At the mouth of the Ganges Delta, the Sundarbans encompasses the largest single mangrove ecosystem in the world, of which roughly forty per cent lies in India and sixty per cent in Bangladesh. . . . To the southeast lies the tiger reserve, whose swamp forest and intricate waterways are the improbable domain of the uniquely aquatic Royal Bengal tiger.


The boat arrived at the long jetty of the Saznekhali Wildlife Sanctuary. . . . The river was at very low tide, and a compound loomed above the river and fifteen feet of exposed mud banks like a fort bristling with defences, Stoutly staked at the high-tide mark, a quadruple row of bamboo pylons formed a palisade, patrolled by a tropp of rhesus monkey…

Discovering Hyam Plutzik

Thanks to Edward Moran, I just discovered Hyam Plutzik. Son of Russian Jewish immigrants, he became an English professor at the University of Rochester, and, though he died in 1962, a poet at large. His words quoted on his homepage immediately resonate with me:

I once looked at poetry as little more than beautiful language. Later it was a way of communicating the nuances of the world. More recently I have begun to look at poetry as the great synthesizer, the humanizer of knowledge.
The three ways of looking are not three different ways, but each rises into the next, as beauty becomes nuance, and nuance becomes synthesis. Or, to see the interrelationship from a different end, synthesis is valuable so long as it depends on nuance, and nuance must rest on an appreciation of beauty. The goal of synthesis echoes that of Hesse's The Glass Bead Game, in which the game is to unify all knowledge. Whereas Hesse's master-language is music, and his chosen form the quest novel, Plutzik'…

"Les Liaisons Dangereuses" by Roundabout Theatre Company

Rufus Norris directed this Christopher Hampton play based on the 1782 French epistolary novel by Pierre Choderlos de Laclos. Given its novelistic origin, the play was unsurprisingly tightly plotted. The dialogue was sharp, though at times it sounded too much like Wilde's English drawing room. Laura Linney played the chilling La Marquise de Merteuil, while Ben Daniels, as Le Vicomte de Valmont, was, perhaps, a too-sympathetic egotist. Jessica Collins was heartbreakingly convincing as La Presidente de Tourvel, whom Valmont seduces and abandons. The ensemble acting was without any weak link, the efficient set just sufficient to suggest luxurious decadence. We sat in the first row of the mezzanine in the American Airlines Theatre, and had an excellent view of the sexual machinations.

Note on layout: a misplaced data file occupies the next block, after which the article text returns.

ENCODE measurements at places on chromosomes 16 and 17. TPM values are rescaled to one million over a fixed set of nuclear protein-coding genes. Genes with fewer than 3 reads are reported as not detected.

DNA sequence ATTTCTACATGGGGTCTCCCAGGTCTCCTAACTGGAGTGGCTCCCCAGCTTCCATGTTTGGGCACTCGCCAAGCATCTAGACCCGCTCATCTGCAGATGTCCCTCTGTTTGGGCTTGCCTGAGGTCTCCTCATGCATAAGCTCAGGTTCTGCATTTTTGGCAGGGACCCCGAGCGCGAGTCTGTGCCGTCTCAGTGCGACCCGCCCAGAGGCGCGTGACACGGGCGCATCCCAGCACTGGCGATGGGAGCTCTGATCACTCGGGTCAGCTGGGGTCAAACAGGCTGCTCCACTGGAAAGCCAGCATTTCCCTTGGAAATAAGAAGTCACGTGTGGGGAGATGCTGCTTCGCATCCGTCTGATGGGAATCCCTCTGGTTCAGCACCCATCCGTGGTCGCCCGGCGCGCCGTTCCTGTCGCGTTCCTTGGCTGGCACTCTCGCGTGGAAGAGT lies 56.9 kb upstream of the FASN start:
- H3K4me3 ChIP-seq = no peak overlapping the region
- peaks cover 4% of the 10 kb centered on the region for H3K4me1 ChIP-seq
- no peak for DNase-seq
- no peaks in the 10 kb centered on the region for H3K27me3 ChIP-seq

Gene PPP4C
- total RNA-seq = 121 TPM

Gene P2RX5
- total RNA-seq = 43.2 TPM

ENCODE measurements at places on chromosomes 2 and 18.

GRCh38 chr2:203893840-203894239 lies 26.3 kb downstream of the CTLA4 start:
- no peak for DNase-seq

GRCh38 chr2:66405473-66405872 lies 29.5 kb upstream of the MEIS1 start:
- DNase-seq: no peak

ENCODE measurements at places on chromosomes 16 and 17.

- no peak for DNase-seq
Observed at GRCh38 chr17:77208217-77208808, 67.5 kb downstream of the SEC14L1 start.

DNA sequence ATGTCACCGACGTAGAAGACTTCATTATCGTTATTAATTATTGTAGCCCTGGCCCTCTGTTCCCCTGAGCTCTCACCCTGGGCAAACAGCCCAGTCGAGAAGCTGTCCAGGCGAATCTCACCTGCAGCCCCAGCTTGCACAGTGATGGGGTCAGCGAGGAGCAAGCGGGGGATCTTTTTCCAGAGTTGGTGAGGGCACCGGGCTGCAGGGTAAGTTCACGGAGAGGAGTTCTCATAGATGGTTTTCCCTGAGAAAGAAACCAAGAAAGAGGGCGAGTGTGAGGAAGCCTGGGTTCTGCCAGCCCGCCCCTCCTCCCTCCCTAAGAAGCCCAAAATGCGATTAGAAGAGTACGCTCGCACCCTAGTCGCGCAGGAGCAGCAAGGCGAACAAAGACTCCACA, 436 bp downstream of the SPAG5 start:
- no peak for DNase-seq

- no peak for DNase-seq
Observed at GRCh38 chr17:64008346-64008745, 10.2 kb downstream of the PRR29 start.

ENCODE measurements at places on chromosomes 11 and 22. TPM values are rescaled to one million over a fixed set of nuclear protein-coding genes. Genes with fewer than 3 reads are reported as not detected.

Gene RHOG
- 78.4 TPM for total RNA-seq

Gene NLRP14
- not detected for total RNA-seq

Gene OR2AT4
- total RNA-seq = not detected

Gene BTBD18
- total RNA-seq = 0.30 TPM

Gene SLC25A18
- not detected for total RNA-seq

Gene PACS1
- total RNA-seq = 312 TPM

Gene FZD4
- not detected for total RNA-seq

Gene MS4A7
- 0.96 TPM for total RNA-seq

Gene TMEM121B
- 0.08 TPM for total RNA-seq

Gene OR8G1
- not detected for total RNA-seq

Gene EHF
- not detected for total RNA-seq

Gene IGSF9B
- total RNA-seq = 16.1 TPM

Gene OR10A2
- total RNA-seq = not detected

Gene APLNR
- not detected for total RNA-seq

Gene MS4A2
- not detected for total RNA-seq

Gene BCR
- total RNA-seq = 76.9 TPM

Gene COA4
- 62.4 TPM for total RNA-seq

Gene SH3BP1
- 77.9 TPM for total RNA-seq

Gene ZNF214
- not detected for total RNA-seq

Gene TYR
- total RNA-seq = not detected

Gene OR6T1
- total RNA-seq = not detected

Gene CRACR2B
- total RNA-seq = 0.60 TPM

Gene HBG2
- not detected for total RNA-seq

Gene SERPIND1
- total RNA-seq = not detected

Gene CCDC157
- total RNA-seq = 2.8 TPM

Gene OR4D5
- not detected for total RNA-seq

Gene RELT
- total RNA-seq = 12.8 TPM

The Headhunter's all-purpose five-point scale: ****1/2

Germans in the Woods

Last night, at Cornelia, I met again Tim Rauch, an independent animator. He and his brother just completed their first animated documentary, Germans in the Woods. Based on a WWII veteran's story, the documentary short won 2nd prize at ASIFA-East (Animation Community for NY and the East Coast). It is making the rounds of film fests. In his blog, Tim writes about his current project, The Park Bench.

Will Morris read as the feature at Cornelia last night. I've heard him read three times now, and his poetry, inspired by British Revivalists, postmodernism, and language poetry, is still as entertaining as ever. The incantatory repetitions, the technological imagery, and the social criticism remind me of the other English poet in the NYC poetry circuit, Jane Ormerod. Jane hails from the U of East Anglia writing program. I wonder if Will comes from the same fenlands.

Bann at Worldwide Plaza

Two and a half years old, Bann prides itself on its so-called progressive Korean cuisine. Like its website, the restaurant is self-consciously chic, but the smiling and helpful servers soften the edges of the hard trendiness. It does not hurt that the men, Asian and Caucasian, are young and good-looking, a lure for the neighborhood, perhaps, though the clientele was mostly straight and corporate both times I was there.

The slightly hidden entrances leads into a sleek lounge area, watered by a hand crafted copper bar. Further in, the dining area is lit warmly. Yesterday, the evening light floated in through the tall windows. The tables are solid dark wood. The privacy curtains separating the tables are curiously flimsy.